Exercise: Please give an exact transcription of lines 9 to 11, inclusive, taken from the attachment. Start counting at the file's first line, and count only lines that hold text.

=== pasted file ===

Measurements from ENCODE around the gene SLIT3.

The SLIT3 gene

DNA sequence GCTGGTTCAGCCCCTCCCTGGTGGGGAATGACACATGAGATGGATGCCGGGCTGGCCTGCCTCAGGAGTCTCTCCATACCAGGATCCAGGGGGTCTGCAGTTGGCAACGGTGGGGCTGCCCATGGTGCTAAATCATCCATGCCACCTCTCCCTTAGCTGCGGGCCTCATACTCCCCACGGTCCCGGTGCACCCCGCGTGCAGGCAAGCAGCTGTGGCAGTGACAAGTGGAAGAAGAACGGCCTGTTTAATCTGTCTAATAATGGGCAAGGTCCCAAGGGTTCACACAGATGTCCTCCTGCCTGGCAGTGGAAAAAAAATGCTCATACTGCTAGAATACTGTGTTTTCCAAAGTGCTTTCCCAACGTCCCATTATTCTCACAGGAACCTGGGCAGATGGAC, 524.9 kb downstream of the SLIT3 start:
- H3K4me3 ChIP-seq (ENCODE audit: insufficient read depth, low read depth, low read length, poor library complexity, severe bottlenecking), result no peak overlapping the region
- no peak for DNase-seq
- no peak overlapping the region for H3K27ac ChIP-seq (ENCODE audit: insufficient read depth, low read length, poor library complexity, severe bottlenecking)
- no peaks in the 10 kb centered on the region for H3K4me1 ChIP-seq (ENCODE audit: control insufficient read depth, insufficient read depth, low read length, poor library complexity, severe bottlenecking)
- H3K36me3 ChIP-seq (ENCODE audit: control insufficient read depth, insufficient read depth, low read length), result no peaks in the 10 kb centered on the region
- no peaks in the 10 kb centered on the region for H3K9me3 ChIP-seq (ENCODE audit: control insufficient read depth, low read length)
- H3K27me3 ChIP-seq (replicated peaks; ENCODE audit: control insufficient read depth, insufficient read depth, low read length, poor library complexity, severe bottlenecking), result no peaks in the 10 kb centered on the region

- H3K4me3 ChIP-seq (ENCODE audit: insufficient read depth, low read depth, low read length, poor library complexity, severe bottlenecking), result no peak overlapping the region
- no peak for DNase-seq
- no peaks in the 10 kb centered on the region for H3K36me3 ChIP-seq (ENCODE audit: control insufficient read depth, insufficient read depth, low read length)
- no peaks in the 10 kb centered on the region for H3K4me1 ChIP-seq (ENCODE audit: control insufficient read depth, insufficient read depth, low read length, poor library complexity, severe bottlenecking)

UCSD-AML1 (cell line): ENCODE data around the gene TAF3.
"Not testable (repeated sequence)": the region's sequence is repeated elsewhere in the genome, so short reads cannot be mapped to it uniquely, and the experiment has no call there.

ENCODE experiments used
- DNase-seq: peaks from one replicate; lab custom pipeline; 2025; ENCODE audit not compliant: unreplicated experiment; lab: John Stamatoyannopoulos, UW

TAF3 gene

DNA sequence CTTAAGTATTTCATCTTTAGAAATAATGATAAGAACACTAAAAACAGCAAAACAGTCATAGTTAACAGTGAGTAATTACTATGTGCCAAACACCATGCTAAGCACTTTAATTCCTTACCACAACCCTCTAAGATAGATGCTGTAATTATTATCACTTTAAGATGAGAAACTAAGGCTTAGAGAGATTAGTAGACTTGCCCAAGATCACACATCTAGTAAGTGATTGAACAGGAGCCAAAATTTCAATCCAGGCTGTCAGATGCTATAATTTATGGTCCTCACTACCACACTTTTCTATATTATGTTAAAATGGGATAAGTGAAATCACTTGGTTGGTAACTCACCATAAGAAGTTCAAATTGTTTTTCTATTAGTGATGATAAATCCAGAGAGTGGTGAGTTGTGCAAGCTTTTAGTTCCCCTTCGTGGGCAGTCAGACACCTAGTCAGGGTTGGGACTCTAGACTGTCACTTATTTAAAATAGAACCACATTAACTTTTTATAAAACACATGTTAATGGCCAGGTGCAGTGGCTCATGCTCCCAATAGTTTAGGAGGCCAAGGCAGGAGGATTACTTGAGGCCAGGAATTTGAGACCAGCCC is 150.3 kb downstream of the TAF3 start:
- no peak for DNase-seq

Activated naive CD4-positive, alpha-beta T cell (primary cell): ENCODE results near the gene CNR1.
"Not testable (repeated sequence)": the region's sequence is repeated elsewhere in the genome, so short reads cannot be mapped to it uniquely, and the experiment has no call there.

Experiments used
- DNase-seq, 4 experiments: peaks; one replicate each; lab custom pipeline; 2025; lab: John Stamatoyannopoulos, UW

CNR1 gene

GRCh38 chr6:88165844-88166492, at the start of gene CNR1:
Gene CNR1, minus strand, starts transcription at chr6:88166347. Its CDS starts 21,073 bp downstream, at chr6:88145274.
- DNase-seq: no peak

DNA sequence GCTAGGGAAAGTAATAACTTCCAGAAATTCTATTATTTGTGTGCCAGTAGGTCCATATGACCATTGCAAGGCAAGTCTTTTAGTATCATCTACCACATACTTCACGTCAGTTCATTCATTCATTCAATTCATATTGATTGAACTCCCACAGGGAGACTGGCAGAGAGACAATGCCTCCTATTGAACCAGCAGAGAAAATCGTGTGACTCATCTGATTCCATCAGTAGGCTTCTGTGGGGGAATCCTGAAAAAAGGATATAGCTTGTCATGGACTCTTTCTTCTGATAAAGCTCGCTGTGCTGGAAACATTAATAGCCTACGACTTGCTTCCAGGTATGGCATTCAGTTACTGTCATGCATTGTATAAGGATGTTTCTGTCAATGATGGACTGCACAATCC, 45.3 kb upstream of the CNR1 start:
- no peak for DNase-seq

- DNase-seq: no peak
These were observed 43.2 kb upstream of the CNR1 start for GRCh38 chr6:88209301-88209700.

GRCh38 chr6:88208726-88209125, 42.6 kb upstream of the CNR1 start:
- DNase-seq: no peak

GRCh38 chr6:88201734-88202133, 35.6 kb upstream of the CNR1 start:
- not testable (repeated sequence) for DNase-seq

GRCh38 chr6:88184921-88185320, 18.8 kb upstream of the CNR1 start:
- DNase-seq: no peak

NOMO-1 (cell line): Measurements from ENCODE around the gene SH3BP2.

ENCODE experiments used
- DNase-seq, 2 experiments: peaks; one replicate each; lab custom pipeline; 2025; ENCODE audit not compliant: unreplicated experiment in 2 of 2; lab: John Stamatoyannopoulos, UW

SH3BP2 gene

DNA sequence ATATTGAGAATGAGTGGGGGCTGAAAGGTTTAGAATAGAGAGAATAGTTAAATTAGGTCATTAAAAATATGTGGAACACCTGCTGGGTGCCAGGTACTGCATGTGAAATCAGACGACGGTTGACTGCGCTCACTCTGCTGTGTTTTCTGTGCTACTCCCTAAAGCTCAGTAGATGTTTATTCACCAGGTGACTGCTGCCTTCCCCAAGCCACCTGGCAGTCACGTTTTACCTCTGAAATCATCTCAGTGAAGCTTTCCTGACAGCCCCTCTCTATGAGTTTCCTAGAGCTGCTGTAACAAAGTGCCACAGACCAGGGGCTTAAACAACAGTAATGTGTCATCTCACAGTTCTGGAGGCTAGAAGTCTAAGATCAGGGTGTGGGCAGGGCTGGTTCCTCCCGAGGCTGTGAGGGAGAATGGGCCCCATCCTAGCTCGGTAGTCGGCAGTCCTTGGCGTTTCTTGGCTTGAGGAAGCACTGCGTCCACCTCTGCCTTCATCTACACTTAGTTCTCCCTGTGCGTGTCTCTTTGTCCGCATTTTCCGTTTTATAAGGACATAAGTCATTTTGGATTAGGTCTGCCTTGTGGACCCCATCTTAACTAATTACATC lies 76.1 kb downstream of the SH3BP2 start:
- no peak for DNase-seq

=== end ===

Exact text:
- no peaks in the 10 kb centered on the region for H3K9me3 ChIP-seq (ENCODE audit: control insufficient read depth, low read length)
- H3K27me3 ChIP-seq (replicated peaks; ENCODE audit: control insufficient read depth, insufficient read depth, low read length, poor library complexity, severe bottlenecking), result no peaks in the 10 kb centered on the region

- H3K4me3 ChIP-seq (ENCODE audit: insufficient read depth, low read depth, low read length, poor library complexity, severe bottlenecking), result no peak overlapping the region